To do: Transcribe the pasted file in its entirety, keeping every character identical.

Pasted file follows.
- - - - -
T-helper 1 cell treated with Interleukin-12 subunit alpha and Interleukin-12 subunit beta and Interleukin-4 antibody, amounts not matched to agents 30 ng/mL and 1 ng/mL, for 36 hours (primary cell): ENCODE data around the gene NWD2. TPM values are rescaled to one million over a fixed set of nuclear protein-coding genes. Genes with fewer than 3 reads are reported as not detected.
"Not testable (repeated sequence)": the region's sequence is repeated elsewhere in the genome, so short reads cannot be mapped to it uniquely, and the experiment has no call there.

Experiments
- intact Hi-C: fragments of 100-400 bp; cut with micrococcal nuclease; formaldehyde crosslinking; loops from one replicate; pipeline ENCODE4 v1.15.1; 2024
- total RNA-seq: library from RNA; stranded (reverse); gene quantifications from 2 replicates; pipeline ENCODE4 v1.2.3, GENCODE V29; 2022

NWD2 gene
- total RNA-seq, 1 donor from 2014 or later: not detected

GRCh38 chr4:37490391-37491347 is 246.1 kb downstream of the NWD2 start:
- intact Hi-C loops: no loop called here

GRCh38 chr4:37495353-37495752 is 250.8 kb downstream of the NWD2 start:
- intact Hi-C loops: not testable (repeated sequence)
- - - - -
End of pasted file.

T-helper 1 cell treated with Interleukin-12 subunit alpha and Interleukin-12 subunit beta and Interleukin-4 antibody, amounts not matched to agents 30 ng/mL and 1 ng/mL, for 36 hours (primary cell): ENCODE data around the gene NWD2. TPM values are rescaled to one million over a fixed set of nuclear protein-coding genes. Genes with fewer than 3 reads are reported as not detected.
"Not testable (repeated sequence)": the region's sequence is repeated elsewhere in the genome, so short reads cannot be mapped to it uniquely, and the experiment has no call there.

Experiments
- intact Hi-C: fragments of 100-400 bp; cut with micrococcal nuclease; formaldehyde crosslinking; loops from one replicate; pipeline ENCODE4 v1.15.1; 2024
- total RNA-seq: library from RNA; stranded (reverse); gene quantifications from 2 replicates; pipeline ENCODE4 v1.2.3, GENCODE V29; 2022

NWD2 gene
- total RNA-seq, 1 donor from 2014 or later: not detected

GRCh38 chr4:37490391-37491347 is 246.1 kb downstream of the NWD2 start:
- intact Hi-C loops: no loop called here

GRCh38 chr4:37495353-37495752 is 250.8 kb downstream of the NWD2 start:
- intact Hi-C loops: not testable (repeated sequence)